EVEN WITHOUT the looming referendum on Britain’s membership of the European Union, David Cameron would be facing one of the fights of his political life after it emerged that he had personally profited from investments that were held in a Panamanian tax haven.
For, while this complex case does not involve any law-breaking, it does create the damaging impression that Mr Cameron and his late father Ian used this means to cut their UK tax liabilities.
One of the most serious charges that can be levelled against any politician, and one which has even wider resonance because of the hypocrisy involved, it comes at a time when Mr Cameron was struggling to come to terms with a succession of policy blunders and broken promises which risk distorting the referendum campaign.
Of course the call to resign from some Labour MPs needs to be placed in context – what else would they say and do? – but this should not detract from the seriousness of Mr Cameron’s predicament.
The background is key. Like any father, Mr Cameron senior wanted the very best for his children. He probably had little inkling that one of his sons would become Prime Minister – or his financial dealings with Blairmore Holdings would be the subject of one of the biggest leaks in corporate history.
Yet what makes this scandal so potentially destructive is because the Cameron family’s financial dealings, including the use of anonymous ‘bearer shares’ to protect their identity, appear to be so at odds with the Prime Minister’s repeated condemnation of such schemes.
Mr Cameron – and aides – sought to downplay the seriousness of this scandal on five separate occasions on five successive days before the Prime Minister grudgingly confirmed that he, and his wife, Samantha, did indeed profit from the offshore investment fund in question after selling their stake shortly before the 2010 general election.
The past week’s obfuscation, and use of semantics, has been misguided. If the Tory leader had come clean at the outset rather than appearing to be so economical with the truth, he might not be facing so much scepticism over his defence – namely a desire to protect his father’s reputation – and a barrage of follow-up questions over his integrity.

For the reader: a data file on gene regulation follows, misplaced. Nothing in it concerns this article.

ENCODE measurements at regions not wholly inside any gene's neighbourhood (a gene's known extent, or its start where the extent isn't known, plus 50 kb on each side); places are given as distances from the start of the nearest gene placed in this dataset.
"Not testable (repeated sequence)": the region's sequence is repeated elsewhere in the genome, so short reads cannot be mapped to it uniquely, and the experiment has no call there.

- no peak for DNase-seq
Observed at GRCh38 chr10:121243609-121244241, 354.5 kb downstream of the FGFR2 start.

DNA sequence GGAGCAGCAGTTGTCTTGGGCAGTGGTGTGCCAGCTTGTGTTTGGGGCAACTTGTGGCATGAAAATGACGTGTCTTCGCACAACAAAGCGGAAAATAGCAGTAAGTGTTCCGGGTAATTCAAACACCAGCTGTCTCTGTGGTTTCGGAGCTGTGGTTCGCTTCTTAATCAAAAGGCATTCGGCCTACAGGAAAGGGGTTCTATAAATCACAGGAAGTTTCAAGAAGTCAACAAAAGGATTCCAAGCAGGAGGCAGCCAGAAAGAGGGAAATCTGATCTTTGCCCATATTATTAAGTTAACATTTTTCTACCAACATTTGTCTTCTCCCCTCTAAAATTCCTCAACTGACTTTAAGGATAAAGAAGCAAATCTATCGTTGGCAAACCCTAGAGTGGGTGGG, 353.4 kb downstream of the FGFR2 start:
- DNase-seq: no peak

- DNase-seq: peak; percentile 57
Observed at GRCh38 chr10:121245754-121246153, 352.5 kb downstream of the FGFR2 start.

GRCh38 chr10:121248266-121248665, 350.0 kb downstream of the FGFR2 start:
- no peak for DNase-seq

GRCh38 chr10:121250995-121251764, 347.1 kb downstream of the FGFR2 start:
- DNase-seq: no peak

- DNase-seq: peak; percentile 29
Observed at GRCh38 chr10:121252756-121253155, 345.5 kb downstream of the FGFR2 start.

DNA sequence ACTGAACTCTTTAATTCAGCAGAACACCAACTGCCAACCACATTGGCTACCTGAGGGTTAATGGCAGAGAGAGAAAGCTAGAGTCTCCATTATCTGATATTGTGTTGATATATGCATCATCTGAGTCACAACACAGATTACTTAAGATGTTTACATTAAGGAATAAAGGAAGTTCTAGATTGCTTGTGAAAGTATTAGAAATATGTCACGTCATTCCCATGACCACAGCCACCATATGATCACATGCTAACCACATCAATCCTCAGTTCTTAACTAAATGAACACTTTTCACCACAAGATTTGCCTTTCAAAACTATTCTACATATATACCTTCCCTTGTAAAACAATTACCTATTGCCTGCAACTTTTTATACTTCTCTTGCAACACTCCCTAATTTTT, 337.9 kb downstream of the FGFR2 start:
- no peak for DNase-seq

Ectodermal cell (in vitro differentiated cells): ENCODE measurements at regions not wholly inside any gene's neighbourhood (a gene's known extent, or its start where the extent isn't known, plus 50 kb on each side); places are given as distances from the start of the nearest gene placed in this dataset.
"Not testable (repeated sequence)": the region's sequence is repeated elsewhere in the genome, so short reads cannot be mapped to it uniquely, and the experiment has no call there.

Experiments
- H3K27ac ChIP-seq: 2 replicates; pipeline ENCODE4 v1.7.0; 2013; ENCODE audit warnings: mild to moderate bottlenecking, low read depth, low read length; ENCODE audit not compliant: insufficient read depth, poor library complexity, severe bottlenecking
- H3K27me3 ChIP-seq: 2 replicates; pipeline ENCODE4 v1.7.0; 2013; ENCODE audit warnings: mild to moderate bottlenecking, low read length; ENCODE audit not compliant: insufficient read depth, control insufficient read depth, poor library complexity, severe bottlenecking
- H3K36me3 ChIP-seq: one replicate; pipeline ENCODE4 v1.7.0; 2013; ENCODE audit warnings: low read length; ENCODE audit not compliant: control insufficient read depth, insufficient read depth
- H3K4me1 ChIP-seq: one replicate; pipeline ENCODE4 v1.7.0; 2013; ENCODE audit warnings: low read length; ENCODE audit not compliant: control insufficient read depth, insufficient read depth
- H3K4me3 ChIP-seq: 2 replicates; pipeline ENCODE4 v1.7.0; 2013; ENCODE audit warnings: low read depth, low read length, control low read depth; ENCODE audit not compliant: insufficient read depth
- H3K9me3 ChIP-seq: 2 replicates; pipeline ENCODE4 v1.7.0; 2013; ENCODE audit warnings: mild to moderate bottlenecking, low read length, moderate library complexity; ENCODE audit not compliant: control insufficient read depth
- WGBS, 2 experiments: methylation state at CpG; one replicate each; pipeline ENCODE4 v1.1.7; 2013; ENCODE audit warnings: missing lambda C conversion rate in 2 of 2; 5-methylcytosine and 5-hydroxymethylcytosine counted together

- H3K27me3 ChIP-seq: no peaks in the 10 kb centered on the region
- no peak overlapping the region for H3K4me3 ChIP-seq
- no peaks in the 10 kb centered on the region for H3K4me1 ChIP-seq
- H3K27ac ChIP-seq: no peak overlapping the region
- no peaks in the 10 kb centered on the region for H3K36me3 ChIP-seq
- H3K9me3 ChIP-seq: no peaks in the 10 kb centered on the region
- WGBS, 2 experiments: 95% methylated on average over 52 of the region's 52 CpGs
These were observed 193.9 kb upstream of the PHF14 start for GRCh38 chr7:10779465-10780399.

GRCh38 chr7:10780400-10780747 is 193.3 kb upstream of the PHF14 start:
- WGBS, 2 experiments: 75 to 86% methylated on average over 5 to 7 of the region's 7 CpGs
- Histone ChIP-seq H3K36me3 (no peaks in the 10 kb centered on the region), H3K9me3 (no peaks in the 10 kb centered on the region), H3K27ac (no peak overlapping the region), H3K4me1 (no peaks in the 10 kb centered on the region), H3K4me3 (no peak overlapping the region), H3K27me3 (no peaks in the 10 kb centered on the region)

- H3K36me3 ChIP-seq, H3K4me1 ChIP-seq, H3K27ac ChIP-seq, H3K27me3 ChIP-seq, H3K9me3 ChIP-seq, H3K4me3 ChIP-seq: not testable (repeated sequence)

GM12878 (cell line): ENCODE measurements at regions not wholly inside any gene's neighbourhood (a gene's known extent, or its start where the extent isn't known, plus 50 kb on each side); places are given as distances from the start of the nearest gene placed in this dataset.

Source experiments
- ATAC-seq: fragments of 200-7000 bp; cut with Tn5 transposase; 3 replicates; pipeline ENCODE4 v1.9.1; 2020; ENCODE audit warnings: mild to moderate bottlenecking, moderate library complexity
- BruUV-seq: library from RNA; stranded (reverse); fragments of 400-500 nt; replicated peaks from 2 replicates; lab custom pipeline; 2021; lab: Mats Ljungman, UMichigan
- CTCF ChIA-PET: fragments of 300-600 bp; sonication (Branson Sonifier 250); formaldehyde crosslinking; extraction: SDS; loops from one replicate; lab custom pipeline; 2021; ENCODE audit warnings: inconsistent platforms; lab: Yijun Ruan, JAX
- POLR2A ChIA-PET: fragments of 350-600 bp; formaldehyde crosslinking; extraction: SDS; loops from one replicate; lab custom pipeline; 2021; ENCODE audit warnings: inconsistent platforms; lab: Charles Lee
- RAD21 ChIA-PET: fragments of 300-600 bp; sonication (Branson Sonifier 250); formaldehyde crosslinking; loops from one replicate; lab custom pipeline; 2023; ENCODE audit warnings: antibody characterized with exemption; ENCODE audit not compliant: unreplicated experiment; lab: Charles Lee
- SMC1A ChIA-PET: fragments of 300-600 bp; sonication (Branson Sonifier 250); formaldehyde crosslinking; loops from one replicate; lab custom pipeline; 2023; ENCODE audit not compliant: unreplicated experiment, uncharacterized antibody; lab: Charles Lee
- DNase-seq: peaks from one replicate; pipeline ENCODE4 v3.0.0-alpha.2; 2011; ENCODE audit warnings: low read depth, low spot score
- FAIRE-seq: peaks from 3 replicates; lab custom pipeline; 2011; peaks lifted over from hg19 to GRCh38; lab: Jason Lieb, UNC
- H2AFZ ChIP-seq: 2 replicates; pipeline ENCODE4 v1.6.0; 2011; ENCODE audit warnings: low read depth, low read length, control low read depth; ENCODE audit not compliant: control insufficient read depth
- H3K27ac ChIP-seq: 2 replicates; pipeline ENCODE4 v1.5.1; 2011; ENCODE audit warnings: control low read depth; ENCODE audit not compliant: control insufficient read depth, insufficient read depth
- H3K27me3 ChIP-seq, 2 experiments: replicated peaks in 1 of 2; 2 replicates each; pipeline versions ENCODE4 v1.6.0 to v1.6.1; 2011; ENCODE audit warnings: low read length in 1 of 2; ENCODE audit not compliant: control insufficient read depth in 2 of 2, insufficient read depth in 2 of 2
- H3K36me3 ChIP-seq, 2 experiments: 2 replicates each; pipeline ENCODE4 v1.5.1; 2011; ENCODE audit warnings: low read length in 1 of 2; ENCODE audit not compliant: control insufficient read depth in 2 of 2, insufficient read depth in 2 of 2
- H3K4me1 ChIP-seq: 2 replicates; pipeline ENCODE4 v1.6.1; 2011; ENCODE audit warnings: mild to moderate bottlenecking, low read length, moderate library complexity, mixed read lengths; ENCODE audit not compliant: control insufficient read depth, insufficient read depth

He should have known better. Even if Mr Cameron does publish his tax returns – he has promised this in the past before going back on his word – it actually creates more problems because his 2010 windfall does not appear to have been registered with the Parliamentary authorities as the unit trusts in question are evidently exempt from the rules.
At the very least, the Prime Minister needs to make a personal statement to Parliament next week and provide straight answers to straight questions. If he repeats his Chancellor’s post-Budget disappearing act, it will be even harder to win back sufficient support before an election on June 23 which threatens not only to be a vote on Britain’s future in Europe, but a referendum on Mr Cameron’s trustworthiness and place in history.
Representing all: Police and the issue of diversity
THAT Dee Collins is West Yorkshire’s first female Chief Constable – albeit on a temporary basis because Mark Gilmore remains suspended – is indicative of the progress which still needs to be made on the issue of police diversity.
If constabularies are to command the respect and confidence of law-abiding residents, they should – where possible – be representative of the communities that they purport to serve. This means more female officers. It also requires more police being recruited from ethnic minority backgrounds.
This is not to criticise Miss Collins, who faces an inquisition by Parliament’s Home Affairs Select Committee on Tuesday. To her credit, she was the first to acknowledge last year that her force, the constabulary she is proud to lead, was “not where I want it to be” in terms of ethnic diversity after it emerged that just three per cent of officers at inspector level or above were non-white.
The one mitigating factor, she said, was the recruitment freeze which had stymied any attempts to redress this imbalance. However this is not an excuse – last year’s Autumn Statement unexpectedly paved the way for the police to recruit a new generation of officers.
Although the priority should be recruiting the best qualified individual to every role – Britain is still a meritocracy – this should not stand in the way of West Yorkshire Police, and all other forces, encouraging people from all sections of society, and all walks of life, to consider a career in policing. If this happened, Miss Collins would not be such a rarity – a female chief constable at the helm of one of the country’s largest metropolitan forces.